A Place at the Table – 24 – Rule of Thirds

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God, there are days when we can do nothing but sing, jump, shout, and magnify Your name. Times when it is clear that our spirit is energized by You, and our lives are in the flow of Your love. Yet we confess those other days, God, when something different happens— we aren’t centered on You, we’ve let too much time go by without checking in fully, and we’ve lost direction. It is in these times that we degrade ourselves by making harsh judgments on the people we are supposed to love. God, we need Your help here. Send us a messenger, use our friends to prompt us to make an about-face and mend the gap between our spirit and Your Holy Spirit so that we will again be grateful— thankful for our lives, the things You have both given and taken from us, for ups and downs, but mostly for our closeness to You through the life, death, and resurrection of Your Son, Jesus. Thank You for our daily food. Thank You for clean water. Thank You for surrounding us with friends. Thank You. Amen.

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Seay shared today about where we put our focus. In relating the story of Miriam and Aaron from Numbers 12 where they seem to move to focusing on getting some of the attention that was focused upon Moses. A pretty human response. We have all done it when others seem to get all the focus and attention. Seay moves the focus here to how we keep God at the center – gratitude. I love the line he shares, “I know in my life that only prayer, worship, and service have the capacity to turn my bitterness into gratitude.”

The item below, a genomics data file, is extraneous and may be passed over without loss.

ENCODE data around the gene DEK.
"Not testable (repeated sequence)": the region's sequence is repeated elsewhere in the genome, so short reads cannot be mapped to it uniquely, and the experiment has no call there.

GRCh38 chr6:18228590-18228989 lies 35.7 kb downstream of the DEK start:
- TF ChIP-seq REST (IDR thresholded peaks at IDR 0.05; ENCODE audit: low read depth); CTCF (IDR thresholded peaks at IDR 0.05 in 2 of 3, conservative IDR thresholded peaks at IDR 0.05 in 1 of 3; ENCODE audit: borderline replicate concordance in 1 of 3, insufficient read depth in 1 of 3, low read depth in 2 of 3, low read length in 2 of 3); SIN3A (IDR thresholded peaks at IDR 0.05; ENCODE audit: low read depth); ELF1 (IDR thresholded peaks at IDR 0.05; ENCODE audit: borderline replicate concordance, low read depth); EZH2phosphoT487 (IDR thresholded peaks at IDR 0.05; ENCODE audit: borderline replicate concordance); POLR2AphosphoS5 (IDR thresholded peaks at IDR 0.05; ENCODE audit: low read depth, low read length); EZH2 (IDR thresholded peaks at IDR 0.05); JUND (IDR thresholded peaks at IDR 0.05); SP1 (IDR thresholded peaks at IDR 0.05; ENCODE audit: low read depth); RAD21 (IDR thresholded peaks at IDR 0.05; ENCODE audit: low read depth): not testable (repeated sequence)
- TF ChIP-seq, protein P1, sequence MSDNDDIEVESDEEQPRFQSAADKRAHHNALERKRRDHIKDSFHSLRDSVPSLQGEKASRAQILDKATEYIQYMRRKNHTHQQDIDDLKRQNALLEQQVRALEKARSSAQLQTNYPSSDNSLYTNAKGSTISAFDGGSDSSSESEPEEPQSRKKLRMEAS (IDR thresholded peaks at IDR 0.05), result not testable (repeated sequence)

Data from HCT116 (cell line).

As I read this devotion today and the prayer, I went to a photographic technique that I cared about as I started digging into photography more – the rule of thirds. Basically it is that you take a picture and divide it into 9 squares – two rows and 3 columns (if you are using a landscape picture). Basically, the ideal is to have the most important part of your picture at the intersection of one of those lines – meaning it might not be at the center of the picture, but off to the side and allowing the wider picture to emerge. The temptation is to try to always have the person or the mountain or the flower at the center of the image. However, a more powerful image comes where the focus comes along one of those intersections. In the picture I used today, two of my kids fall right at one of the intersections – they are the focus of the picture, but the larger environment is a key part of the picture as well. The contrast between the young kids and the larger mountain behind and the hill in the foreground tells more of a story than just the kids on the hill.

Yes we are to keep God at the center, but maybe more at the core intersections of our lives so that we can see and experience the ways that our relationship with God impacts and ties into the whole of the stories of our lives and the world. The rule of thirds for our lives and not just for photography.

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